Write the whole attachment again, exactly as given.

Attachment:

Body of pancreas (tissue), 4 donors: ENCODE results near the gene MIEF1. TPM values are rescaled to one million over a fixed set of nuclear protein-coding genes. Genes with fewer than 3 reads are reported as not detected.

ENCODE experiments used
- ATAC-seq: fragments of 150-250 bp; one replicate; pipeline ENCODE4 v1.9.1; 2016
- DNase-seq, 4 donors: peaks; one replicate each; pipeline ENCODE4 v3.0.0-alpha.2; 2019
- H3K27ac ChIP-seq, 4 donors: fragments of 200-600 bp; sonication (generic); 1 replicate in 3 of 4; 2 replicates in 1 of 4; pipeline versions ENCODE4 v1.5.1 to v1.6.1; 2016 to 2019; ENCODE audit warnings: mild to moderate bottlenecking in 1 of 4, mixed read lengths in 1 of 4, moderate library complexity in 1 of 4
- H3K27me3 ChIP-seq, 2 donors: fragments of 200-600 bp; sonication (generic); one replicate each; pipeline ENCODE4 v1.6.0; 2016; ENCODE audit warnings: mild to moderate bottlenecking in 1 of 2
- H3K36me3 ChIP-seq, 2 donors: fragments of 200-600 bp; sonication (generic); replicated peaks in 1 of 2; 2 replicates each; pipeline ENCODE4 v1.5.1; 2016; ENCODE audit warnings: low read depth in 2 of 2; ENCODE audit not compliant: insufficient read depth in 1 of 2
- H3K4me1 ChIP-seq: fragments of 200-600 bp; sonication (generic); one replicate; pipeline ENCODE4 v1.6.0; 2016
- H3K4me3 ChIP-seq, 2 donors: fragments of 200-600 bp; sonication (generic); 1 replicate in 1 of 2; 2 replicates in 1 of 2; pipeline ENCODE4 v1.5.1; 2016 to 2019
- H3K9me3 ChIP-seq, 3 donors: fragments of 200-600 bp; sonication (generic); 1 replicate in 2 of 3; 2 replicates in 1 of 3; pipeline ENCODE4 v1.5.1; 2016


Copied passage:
Body of pancreas (tissue), 4 donors: ENCODE results near the gene MIEF1. TPM values are rescaled to one million over a fixed set of nuclear protein-coding genes. Genes with fewer than 3 reads are reported as not detected.

ENCODE experiments used
- ATAC-seq: fragments of 150-250 bp; one replicate; pipeline ENCODE4 v1.9.1; 2016
- DNase-seq, 4 donors: peaks; one replicate each; pipeline ENCODE4 v3.0.0-alpha.2; 2019
- H3K27ac ChIP-seq, 4 donors: fragments of 200-600 bp; sonication (generic); 1 replicate in 3 of 4; 2 replicates in 1 of 4; pipeline versions ENCODE4 v1.5.1 to v1.6.1; 2016 to 2019; ENCODE audit warnings: mild to moderate bottlenecking in 1 of 4, mixed read lengths in 1 of 4, moderate library complexity in 1 of 4
- H3K27me3 ChIP-seq, 2 donors: fragments of 200-600 bp; sonication (generic); one replicate each; pipeline ENCODE4 v1.6.0; 2016; ENCODE audit warnings: mild to moderate bottlenecking in 1 of 2
- H3K36me3 ChIP-seq, 2 donors: fragments of 200-600 bp; sonication (generic); replicated peaks in 1 of 2; 2 replicates each; pipeline ENCODE4 v1.5.1; 2016; ENCODE audit warnings: low read depth in 2 of 2; ENCODE audit not compliant: insufficient read depth in 1 of 2
- H3K4me1 ChIP-seq: fragments of 200-600 bp; sonication (generic); one replicate; pipeline ENCODE4 v1.6.0; 2016
- H3K4me3 ChIP-seq, 2 donors: fragments of 200-600 bp; sonication (generic); 1 replicate in 1 of 2; 2 replicates in 1 of 2; pipeline ENCODE4 v1.5.1; 2016 to 2019
- H3K9me3 ChIP-seq, 3 donors: fragments of 200-600 bp; sonication (generic); 1 replicate in 2 of 3; 2 replicates in 1 of 3; pipeline ENCODE4 v1.5.1; 2016